Psychopathy is a personality disorder characterized by deficits in emotional, interpersonal and behavioral functioning. This current conceptualization of the disorder includes traits such as callousness, deceitfulness, fearlessness and nonconformity. In order to determine the presence of psychopathy in an individual, certain measures exist such as the interview-based clinician rating Psychopathy Checklist-Revised (PCL-R) and the self-report Psychopathic Personality Inventory-Revised (PPI-R). These two psychopathy measures were chosen to evaluate the deceased criminal Richard Kuklinski, also known as the Iceman Killer. Kuklinski, an American contract killer for the Italian Mafia, claimed to have killed a couple hundred men before he was eventually caught in 1988. Using text sources and access to hours of interviews with Kuklinski, a case study was developed. Kuklinski scored in the 66th percentile on the PCL-R with a score lower than the accepted cut-off for psychopathy, but scored in the 88th percentile on interpersonal and emotional deficits associated with the personality disorder. The PPI-R results showed significant evidence of psychopathic traits present in him. It was concluded that Richard Kuklinski was a psychopath due to his exhibiting almost every core trait associated with psychopathy. From the research conducted, new insight was gained into both Richard Kuklinski and the extended uses of the various psychopathy models.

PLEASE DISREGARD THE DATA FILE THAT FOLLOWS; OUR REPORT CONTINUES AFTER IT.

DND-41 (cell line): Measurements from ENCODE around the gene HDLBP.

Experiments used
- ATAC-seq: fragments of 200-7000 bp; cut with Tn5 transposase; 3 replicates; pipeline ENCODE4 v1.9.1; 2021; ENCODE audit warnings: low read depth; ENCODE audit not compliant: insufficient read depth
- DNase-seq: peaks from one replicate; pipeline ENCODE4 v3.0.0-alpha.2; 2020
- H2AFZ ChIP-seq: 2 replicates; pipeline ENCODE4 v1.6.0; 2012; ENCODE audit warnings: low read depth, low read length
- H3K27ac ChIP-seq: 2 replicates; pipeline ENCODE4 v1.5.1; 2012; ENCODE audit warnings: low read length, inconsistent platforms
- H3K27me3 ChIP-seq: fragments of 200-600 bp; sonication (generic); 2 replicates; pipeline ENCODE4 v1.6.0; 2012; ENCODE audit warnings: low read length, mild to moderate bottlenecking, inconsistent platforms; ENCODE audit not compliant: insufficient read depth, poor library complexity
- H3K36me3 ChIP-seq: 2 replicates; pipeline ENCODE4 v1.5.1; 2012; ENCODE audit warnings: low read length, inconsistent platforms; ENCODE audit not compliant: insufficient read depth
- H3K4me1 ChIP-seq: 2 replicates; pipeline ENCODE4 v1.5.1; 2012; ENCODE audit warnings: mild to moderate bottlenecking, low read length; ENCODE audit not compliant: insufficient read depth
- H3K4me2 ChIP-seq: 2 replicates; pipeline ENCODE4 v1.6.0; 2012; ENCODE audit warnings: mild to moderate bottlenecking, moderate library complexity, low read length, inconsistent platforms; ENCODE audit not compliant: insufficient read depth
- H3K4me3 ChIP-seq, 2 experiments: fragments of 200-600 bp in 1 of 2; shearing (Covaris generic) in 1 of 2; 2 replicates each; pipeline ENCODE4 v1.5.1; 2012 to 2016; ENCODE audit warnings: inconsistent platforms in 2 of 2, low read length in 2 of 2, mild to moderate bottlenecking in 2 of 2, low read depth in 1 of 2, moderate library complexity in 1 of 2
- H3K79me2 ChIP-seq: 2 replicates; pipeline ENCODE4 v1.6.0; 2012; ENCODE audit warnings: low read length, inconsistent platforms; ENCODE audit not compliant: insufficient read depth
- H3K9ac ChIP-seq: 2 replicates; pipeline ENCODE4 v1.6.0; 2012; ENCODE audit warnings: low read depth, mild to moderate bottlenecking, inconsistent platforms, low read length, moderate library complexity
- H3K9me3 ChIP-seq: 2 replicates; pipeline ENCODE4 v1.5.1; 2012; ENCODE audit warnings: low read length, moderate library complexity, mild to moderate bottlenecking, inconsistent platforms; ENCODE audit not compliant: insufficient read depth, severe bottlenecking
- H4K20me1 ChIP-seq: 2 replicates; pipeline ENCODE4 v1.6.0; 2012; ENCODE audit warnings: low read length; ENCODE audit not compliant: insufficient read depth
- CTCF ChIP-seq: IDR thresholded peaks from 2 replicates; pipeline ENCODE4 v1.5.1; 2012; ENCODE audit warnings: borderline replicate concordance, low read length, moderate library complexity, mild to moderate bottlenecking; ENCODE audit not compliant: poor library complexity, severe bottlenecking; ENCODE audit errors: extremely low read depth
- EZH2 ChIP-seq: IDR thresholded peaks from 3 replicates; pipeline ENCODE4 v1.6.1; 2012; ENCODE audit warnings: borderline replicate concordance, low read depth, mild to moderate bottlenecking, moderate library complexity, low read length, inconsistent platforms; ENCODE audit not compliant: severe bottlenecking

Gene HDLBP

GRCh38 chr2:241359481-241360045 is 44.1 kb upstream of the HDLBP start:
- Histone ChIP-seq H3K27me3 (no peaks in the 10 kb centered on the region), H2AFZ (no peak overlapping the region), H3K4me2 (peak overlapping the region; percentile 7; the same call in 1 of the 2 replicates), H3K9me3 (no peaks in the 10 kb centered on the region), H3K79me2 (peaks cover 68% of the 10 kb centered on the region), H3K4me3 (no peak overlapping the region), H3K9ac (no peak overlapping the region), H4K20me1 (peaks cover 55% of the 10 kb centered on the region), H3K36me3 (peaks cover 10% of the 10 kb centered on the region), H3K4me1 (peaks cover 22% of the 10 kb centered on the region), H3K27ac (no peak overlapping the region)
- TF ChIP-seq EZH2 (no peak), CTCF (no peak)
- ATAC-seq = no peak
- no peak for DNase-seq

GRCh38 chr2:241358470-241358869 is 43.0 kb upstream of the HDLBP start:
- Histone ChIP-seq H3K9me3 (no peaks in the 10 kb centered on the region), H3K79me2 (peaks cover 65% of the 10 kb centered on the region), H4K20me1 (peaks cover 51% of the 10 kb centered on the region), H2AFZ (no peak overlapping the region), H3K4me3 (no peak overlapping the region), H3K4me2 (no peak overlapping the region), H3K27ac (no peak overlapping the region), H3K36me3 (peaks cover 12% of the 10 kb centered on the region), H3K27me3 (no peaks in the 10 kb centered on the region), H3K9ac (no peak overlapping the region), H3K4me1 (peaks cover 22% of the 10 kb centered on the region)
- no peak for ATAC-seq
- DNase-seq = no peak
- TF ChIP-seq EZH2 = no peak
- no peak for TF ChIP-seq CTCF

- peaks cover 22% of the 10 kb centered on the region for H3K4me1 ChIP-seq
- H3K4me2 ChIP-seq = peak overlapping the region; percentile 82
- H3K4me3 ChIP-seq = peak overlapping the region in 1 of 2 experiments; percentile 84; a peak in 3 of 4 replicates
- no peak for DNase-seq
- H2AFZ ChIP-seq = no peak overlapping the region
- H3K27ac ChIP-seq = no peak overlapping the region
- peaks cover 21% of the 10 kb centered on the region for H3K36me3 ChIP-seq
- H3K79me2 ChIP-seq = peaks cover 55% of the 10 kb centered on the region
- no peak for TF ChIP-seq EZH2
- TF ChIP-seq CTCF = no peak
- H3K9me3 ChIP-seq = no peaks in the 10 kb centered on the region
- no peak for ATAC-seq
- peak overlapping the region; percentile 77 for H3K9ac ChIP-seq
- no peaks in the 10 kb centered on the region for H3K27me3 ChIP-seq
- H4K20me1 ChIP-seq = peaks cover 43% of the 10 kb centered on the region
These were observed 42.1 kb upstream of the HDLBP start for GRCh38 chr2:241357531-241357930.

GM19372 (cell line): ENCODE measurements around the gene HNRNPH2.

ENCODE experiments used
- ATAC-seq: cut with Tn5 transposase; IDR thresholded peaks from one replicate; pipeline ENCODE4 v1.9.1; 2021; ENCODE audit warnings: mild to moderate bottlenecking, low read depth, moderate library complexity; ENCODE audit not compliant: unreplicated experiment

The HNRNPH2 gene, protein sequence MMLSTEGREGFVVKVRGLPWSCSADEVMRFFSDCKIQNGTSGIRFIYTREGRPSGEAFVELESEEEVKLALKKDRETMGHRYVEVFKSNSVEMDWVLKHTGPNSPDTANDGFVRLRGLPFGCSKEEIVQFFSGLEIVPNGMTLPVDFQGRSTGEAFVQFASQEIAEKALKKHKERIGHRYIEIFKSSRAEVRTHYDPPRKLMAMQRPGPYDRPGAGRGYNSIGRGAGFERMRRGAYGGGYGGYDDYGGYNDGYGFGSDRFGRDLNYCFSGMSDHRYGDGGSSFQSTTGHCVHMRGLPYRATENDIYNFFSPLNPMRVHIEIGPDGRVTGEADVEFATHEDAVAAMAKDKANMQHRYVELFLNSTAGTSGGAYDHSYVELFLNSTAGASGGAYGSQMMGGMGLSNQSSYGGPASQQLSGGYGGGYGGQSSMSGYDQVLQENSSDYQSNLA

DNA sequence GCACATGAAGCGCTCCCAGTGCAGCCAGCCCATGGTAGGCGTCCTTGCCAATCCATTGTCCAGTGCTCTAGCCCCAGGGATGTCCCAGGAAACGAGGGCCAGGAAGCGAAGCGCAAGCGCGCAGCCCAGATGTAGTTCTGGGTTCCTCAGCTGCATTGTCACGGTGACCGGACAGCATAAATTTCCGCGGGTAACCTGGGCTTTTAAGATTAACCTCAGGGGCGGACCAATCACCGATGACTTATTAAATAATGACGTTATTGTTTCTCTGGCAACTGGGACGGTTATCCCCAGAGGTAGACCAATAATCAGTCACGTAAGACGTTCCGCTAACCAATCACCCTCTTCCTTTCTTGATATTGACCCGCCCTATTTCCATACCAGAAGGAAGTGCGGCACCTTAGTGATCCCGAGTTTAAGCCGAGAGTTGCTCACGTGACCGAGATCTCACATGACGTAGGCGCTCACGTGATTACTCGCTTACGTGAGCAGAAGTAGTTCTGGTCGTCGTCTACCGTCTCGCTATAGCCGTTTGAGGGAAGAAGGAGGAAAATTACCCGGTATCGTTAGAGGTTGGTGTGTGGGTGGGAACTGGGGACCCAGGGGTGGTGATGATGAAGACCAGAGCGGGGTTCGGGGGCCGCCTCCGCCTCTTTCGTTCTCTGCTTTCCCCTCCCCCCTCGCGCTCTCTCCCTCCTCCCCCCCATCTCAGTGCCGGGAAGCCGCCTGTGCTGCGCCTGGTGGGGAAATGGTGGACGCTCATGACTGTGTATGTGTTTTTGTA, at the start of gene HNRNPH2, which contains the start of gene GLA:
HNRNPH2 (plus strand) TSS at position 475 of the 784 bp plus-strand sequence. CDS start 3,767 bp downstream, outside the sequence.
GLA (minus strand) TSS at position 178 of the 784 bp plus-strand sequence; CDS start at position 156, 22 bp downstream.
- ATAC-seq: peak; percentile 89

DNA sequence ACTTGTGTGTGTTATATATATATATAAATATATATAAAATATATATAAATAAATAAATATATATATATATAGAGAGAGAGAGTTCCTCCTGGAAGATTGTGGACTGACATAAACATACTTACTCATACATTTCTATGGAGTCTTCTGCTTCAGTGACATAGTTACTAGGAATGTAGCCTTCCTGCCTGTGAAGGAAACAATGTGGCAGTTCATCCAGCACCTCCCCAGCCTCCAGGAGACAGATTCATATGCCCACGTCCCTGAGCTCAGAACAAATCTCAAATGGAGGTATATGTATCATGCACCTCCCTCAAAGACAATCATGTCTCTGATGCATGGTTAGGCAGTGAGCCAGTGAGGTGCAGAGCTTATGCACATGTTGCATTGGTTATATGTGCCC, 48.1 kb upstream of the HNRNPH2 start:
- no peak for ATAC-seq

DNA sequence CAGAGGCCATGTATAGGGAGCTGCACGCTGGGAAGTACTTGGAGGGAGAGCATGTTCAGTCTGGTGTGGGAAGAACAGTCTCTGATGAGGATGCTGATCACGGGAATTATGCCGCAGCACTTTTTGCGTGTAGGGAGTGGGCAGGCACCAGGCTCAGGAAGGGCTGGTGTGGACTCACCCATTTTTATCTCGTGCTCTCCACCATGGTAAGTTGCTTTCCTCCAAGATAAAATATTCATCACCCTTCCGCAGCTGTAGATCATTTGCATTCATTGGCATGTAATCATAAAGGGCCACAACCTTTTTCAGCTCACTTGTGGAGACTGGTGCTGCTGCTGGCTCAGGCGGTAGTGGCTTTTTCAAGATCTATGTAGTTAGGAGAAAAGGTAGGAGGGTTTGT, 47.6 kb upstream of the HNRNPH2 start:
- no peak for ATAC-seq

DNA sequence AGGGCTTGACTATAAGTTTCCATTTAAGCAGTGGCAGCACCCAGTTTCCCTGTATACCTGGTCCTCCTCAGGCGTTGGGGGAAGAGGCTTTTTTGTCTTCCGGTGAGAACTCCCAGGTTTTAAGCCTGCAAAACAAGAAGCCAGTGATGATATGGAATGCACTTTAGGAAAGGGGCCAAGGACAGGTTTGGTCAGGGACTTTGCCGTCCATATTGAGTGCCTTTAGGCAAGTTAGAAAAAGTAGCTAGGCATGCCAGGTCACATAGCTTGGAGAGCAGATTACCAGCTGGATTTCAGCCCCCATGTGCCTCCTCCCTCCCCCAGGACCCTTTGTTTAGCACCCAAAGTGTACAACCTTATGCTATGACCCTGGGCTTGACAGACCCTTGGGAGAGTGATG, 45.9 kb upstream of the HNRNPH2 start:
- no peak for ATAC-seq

Semester/Year of Award
Dustin B. Wygant
Mentor Professional Affiliation
Restricted Access Thesis
Portman, Jennifer, "A Case Study in Psychopathy: Richard Kuklinski, The Iceman" (2016). Honors Theses. 328.